Poetry can be challenging to read, especially because poems often have multiple meanings. I'll put forward my interpretation of that line, and I welcome others to share their thoughts as well.
You're absolutely correct that the author is basically saying:
We never heard where they went or whether they were still alive.
The meaning of the word "mock", however, I think is somewhat complicated. I see a couple of interpretations, and I think the author may have meant a little of each:
The word "mock" very literally means "treat with contempt or ridicule". The soldiers who are still alive have found the experience of war to be so awful that they now talk about their contempt for the support they received from the women.
The word "mock" still means "treat with contempt or ridicule", but less literally. The soldiers are not actually talking amongst themselves. Rather, war is so awful that the mere fact that they must serve as soldiers in a terrible war shows contempt for the love and affection they were shown when leaving the town.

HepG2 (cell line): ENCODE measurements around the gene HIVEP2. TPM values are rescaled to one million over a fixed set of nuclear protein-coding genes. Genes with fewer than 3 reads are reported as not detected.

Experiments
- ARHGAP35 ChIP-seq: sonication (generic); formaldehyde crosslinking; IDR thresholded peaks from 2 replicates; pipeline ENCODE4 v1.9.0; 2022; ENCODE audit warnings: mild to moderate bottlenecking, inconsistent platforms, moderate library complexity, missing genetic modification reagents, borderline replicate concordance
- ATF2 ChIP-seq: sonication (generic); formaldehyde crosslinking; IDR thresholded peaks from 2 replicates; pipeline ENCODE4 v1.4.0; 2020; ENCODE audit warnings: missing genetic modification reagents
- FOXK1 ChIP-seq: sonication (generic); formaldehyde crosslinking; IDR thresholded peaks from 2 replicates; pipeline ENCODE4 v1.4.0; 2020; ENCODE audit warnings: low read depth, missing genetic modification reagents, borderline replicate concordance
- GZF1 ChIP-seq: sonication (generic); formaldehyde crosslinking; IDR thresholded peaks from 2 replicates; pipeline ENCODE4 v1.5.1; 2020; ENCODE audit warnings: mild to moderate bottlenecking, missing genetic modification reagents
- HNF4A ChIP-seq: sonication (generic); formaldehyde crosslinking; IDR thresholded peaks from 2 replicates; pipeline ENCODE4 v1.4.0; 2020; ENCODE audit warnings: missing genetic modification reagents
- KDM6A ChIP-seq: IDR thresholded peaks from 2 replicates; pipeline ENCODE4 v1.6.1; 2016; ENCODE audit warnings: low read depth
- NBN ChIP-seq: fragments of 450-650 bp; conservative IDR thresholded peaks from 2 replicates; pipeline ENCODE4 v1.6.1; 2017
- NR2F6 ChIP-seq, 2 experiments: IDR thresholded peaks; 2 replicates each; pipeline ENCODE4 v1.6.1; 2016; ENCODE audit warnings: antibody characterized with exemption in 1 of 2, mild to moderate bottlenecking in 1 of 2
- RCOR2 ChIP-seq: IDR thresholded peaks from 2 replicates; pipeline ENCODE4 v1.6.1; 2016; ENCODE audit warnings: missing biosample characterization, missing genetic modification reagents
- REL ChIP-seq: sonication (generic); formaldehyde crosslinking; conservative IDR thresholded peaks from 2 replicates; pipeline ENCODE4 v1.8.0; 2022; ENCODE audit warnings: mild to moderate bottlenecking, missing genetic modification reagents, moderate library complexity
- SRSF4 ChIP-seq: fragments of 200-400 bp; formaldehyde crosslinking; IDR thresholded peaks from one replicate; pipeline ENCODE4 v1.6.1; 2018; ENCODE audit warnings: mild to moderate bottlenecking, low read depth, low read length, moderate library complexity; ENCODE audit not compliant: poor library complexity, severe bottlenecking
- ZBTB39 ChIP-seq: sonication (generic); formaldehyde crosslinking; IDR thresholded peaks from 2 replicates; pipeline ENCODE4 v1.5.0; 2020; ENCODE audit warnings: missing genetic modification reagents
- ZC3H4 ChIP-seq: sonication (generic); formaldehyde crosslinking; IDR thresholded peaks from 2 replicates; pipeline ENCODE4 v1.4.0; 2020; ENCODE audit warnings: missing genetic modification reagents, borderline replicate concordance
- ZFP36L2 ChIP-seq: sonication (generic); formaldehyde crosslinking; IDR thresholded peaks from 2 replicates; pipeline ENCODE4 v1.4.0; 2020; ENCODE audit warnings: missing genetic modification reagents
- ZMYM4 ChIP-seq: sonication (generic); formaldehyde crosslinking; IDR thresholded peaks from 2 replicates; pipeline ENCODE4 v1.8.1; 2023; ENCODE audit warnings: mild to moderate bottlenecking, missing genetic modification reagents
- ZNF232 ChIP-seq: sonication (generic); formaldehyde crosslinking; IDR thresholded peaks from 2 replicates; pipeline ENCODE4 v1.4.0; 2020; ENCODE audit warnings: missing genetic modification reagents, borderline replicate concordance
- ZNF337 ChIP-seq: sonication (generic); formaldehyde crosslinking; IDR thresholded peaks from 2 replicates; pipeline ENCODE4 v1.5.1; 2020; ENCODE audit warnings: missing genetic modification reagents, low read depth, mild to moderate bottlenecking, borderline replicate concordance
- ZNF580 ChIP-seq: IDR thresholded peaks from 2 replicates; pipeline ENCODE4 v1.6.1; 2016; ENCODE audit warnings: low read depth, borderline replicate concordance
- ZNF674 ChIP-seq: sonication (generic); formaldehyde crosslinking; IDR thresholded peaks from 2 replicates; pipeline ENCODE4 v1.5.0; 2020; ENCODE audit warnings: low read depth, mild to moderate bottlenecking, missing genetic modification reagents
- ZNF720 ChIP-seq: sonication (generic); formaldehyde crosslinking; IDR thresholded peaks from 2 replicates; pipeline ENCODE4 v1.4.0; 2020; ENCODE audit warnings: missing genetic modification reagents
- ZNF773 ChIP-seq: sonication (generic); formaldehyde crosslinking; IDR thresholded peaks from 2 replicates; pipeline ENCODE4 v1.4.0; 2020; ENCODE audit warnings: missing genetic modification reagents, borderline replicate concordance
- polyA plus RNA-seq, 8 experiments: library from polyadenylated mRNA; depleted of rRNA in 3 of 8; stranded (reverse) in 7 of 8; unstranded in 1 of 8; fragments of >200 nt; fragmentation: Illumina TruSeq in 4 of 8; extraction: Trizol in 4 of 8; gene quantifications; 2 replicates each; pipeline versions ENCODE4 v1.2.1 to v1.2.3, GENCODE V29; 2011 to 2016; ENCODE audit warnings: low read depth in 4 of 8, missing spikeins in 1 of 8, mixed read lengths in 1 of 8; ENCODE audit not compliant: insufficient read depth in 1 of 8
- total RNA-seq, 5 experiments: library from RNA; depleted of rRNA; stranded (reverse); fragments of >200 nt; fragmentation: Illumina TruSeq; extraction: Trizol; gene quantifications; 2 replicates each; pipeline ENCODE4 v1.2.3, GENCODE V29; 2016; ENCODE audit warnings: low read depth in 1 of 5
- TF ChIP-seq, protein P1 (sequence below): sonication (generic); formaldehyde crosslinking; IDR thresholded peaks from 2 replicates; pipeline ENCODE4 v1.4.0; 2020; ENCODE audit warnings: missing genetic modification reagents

The word "mock" means "disappoint or frustrate (the hopes of)". In this interpretation, the fact that the soldiers must fight in a war frustrates the hopes of the women who wished only the best for the soldiers leaving the town.
I think the author may have meant a little of each of these interpretations. I don't believe he meant that the soldiers were laughing and joking about the flowers, however, since that doesn't match the somber mood of the rest of the poem.